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Voting Turnout in the First Phase of Gujarat Election 2017: What It holds for Political Parties

Usually, a very high voter turnout is taken to be an indicator for change of political regime. However, in the first phase of polling, Gujarat saw 68 per cent voter turnout, which is about 4 percentage point lower than overall voting turnaround for the state assembly in 2012 general election. This relatively lower voting percentage in the first phase, in traditional way, could be interpreted as an advantage for BJP in the state election.

However, a situational analysis may indicate that the lower voting turnout is in fact an indication that Congress has done well in the first phase. Geographically, all assembly constituencies that went for polling today are in Kutch, Saurashtra (Amreli, Bhavnagar, Botad, Dwarka, Gir Somnath, Jamnagar, Junagadh, Morbi, Porbandar, Rajkot, and Surendranagar) and South Gujarat (Surat, Bharuch, Navsari, Dang, Valsad, Narmada and Tapi) regions. Factors that may translate into Congress advantage are listed below:

  • Patel Factor: Patels are a sizeable community in Saurashtra while Muslim-Patel combination is significant in Kutch. Given the patidar anamat agitation in 2015 and continuous protests by patels for OBC reservation led by PAAS leader Hardik Patel, patels are no more traditional support base for the ruling BJP. Even in the local elections held in 2015, the BJP could win only one district panchayat out of 11 in Saurashtra as there were huge patels’ dissatisfaction with BJP vis-à-vis their demand for OBC reservation. Despite aggressive campaigns by PM Narendra Modi, young patels under the influence of Hardik Patel are likely to choose Congress while older patels may stay with BJP. But the fact remain that patels who used to overwhelmingly vote for BJP in state assembly are unlikely to do so now. Dissatisfied patel youths are likely to vote against BJP while older patels owning small businesses may not be enthused with voting given their bad experience with the negative impacts from demonetization and haphazard implementation of GST. Clearly, in Saurashtra region BJP is looking at defeat than victory. In Kutch, the Muslim-Patel combination will only work against the prospect of BJP candidates.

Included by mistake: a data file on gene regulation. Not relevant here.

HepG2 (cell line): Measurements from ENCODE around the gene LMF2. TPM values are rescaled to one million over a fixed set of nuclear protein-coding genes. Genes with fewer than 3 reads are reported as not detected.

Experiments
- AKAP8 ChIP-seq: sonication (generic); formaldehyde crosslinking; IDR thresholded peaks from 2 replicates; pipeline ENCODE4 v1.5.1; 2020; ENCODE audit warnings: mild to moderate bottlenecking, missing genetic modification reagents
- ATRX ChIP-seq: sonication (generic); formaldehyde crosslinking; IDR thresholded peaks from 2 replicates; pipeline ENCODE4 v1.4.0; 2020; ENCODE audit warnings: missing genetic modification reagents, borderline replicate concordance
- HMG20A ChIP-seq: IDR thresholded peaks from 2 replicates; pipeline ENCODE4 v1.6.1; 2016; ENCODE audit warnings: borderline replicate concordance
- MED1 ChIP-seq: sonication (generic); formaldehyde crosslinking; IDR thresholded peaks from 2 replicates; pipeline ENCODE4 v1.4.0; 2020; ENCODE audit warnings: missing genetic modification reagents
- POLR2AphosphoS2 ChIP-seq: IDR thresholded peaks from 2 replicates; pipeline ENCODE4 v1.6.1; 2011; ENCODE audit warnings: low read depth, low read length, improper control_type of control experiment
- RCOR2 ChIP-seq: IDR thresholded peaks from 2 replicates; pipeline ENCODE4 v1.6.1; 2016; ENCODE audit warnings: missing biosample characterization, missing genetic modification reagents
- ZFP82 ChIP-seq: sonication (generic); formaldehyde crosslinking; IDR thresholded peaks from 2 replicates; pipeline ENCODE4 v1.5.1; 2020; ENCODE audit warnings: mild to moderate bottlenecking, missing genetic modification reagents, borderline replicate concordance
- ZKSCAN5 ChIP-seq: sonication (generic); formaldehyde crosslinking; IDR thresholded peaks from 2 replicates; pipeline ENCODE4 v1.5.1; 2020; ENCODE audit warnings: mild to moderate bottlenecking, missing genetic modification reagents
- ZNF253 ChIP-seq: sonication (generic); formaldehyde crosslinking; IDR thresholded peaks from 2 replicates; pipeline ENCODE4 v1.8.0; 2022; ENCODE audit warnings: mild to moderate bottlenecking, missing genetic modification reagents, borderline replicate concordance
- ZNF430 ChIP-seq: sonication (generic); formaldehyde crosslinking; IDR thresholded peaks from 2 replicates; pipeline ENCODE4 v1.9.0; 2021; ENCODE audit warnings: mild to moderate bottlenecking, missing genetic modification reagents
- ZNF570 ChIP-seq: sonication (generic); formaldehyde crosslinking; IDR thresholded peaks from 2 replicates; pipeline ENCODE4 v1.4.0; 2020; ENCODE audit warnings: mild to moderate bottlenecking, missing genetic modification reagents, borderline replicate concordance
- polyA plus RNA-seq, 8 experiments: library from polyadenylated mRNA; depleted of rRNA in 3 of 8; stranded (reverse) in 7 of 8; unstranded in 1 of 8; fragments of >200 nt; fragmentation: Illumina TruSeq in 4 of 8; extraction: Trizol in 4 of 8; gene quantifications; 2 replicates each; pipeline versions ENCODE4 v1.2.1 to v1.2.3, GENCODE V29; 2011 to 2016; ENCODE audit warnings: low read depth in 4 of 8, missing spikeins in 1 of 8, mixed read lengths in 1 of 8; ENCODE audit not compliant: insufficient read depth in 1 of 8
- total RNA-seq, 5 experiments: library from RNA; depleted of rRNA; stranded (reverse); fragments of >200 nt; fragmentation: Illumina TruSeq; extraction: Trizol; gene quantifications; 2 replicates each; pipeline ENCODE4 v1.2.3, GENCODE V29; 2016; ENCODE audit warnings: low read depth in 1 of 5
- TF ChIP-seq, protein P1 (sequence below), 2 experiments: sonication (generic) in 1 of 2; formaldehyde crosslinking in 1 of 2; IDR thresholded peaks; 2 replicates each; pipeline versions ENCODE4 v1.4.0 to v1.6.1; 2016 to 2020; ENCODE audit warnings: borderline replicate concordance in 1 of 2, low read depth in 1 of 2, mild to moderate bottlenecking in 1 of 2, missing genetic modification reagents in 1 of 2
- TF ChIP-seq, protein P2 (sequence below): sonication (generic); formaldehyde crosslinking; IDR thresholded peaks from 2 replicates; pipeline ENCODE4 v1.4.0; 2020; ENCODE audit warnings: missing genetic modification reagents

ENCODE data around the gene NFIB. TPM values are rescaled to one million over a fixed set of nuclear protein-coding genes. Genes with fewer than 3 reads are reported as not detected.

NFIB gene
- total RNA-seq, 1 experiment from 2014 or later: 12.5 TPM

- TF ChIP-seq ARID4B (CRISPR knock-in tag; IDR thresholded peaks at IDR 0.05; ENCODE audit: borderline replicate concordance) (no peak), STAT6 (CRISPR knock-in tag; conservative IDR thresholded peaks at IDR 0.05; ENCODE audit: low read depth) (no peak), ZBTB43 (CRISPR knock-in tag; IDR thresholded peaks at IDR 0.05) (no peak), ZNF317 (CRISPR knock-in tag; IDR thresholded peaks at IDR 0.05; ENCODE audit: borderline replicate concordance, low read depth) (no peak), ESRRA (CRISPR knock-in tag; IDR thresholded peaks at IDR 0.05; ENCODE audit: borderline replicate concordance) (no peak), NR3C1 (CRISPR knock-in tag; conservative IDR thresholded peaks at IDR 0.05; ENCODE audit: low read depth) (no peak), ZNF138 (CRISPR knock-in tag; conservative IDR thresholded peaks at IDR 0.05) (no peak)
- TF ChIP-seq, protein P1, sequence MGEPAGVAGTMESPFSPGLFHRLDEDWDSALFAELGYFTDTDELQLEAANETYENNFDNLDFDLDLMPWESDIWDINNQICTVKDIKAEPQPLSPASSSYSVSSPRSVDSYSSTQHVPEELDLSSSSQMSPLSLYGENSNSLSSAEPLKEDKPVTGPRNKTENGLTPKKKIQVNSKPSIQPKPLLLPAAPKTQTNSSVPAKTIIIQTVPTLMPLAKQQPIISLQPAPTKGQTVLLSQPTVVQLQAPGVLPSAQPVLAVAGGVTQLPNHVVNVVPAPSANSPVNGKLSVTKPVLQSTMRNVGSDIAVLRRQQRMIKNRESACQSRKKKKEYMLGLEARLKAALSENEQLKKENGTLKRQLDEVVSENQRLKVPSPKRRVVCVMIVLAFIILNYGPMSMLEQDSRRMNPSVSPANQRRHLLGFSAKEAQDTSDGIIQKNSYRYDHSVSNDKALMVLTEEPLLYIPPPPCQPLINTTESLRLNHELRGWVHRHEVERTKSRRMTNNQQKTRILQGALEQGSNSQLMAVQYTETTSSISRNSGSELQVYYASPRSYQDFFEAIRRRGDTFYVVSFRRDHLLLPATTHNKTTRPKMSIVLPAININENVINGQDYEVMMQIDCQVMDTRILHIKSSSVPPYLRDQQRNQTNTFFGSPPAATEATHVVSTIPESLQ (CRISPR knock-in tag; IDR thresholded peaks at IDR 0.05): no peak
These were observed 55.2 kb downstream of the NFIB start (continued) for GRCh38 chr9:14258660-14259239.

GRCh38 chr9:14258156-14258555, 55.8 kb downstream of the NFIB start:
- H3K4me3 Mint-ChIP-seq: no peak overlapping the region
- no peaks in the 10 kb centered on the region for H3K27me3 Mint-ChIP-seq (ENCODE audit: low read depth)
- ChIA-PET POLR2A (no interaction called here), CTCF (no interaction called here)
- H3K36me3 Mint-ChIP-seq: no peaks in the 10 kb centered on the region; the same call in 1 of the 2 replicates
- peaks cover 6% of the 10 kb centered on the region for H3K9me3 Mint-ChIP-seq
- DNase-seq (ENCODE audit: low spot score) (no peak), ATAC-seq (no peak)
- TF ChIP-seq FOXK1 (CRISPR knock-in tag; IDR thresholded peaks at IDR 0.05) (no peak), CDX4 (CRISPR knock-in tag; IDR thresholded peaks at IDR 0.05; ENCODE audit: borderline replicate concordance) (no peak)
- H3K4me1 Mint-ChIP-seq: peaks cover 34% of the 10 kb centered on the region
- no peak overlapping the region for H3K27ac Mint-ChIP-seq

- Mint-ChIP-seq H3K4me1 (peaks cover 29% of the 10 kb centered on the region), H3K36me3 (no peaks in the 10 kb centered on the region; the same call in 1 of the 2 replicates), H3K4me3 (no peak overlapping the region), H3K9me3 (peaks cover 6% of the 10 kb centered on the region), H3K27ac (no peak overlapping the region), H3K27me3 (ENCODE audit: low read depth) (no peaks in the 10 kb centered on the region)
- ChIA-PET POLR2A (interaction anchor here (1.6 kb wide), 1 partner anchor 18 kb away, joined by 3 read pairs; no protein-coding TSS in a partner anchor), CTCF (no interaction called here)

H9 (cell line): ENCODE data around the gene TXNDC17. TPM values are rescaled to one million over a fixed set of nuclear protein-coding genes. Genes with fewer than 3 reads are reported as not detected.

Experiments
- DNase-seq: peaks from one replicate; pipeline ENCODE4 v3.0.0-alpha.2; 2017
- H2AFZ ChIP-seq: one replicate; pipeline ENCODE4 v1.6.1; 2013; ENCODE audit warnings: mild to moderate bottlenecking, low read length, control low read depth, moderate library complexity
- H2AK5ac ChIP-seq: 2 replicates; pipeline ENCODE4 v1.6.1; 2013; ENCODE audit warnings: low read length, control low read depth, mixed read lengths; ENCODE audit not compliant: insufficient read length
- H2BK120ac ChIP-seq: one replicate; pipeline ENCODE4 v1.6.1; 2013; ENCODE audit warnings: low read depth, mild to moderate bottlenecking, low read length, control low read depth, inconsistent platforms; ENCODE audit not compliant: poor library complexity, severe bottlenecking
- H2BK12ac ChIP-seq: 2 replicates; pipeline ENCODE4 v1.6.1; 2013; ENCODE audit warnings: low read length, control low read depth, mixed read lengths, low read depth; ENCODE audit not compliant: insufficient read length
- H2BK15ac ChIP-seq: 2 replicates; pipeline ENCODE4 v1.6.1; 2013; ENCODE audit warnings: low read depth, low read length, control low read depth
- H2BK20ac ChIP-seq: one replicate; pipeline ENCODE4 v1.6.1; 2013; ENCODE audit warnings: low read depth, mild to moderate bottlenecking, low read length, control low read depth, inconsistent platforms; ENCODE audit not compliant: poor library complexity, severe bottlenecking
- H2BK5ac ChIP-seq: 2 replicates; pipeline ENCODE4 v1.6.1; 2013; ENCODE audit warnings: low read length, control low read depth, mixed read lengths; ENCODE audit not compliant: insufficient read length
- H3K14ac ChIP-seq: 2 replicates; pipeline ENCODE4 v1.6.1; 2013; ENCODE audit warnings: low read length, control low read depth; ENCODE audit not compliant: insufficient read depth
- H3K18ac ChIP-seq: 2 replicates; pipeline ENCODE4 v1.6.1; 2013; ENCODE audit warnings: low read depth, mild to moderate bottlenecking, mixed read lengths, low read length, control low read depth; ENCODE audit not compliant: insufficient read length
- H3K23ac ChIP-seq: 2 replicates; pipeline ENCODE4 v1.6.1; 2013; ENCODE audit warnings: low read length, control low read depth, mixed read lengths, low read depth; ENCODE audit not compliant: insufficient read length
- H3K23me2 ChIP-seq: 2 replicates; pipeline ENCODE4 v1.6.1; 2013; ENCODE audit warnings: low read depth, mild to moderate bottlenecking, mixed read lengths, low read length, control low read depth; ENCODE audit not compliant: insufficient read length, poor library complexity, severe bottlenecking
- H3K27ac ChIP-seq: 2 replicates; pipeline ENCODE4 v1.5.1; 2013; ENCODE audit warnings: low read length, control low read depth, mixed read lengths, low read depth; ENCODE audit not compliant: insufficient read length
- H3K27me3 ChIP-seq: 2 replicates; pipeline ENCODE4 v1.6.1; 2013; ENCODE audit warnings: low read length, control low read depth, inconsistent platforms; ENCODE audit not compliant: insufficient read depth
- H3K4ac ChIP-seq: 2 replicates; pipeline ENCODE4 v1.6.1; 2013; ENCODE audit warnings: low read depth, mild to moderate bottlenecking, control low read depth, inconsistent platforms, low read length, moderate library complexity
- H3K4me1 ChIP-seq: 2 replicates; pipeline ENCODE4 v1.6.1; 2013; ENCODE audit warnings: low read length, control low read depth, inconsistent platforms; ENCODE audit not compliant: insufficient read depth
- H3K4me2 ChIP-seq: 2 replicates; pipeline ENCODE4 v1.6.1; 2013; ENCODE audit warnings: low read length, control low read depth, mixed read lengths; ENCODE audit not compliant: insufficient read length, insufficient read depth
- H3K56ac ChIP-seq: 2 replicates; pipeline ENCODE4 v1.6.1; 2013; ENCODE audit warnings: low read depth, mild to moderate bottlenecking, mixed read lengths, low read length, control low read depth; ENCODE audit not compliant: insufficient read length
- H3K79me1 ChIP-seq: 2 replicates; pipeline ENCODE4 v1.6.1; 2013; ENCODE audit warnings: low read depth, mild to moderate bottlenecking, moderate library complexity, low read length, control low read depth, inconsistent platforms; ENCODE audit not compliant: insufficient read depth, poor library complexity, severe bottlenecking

• Tribal Factor: Tribals have prominent presence in South Gujarat districts. Chhotubhai Vasava’s Bhilisthan Tiger Sena (BTS) and its political version Bharatiya Tribal Party (BTP) has been working in the tribal areas for last two decades or so. The BTP and Congress are fighting in alliance, which will clearly be an advantage for Congress. To what extent, the tribal population of the state have suffered from demonetization and GST and given their political consciousness on tribal rights, tribal factor may play its role. Given the popularity of Chhotubhai Vasava and works undertaken by BTS in the past, tribal votes may go against BJP. Young tribals are more conscious of their developmental plights than older generation and may vote against the ruling party. The older generation may continue to vote for Chhotubhai Vasava.
  • OBC Factor: For the first time in the political history of Gujarat, OBC discourse is prominently figuring in the state election. Even this took the shape of formation of new OBC parties at the state level. The Koli community, who are estimated to constitute more than 30 per cent of Gujarat population, has started their own initiative like Vyavastha Parivartahn Party based in Bhavnagar. This new entrant is giving fierce opposition to BJP as Koli community was largely with BJP in the past. Congress has been successful in inducting OBC leader Alpesh Thakor. Clearly, these factors will help Congress over BJP in the first phase of election.
  • Dalit Factor: The Unna incident, rising cases of atrocities against dalit and emergence of Jignesh Mevani are likely to facilitate Congress than the ruling BJP. Dalits are largely expected to shift back to Congress from BJP given these issues.
  • Rural Distress: Agricultural sector in Gujarat has been under pressure given the rising prices of farm equipments including tractors and fertilizers, reduction in minimum support prices for agricultural produce, and inadequate irrigation facilities. The situation is quite grime for cotton farmers who are struggling to meet rising input prices while MSP for cotton is declining.
  • Anti-incumbency and “Gando Vikash”: Gujarat election 2017 is progressing when there is strong sense of anti-incumbency against the BJP government at the State and Centre. Youths are highly dissatisfied with rising unemployment in the state and are seeing this election as a means for expressing their discontentment over governance in the state.

In view of the above factors, low voter turnout in 2017 as compared to 2012 assembly election are unlikely to provide any advantage to the ruling BJP. Low polling percentage in fact may benefit the opposition Congress.

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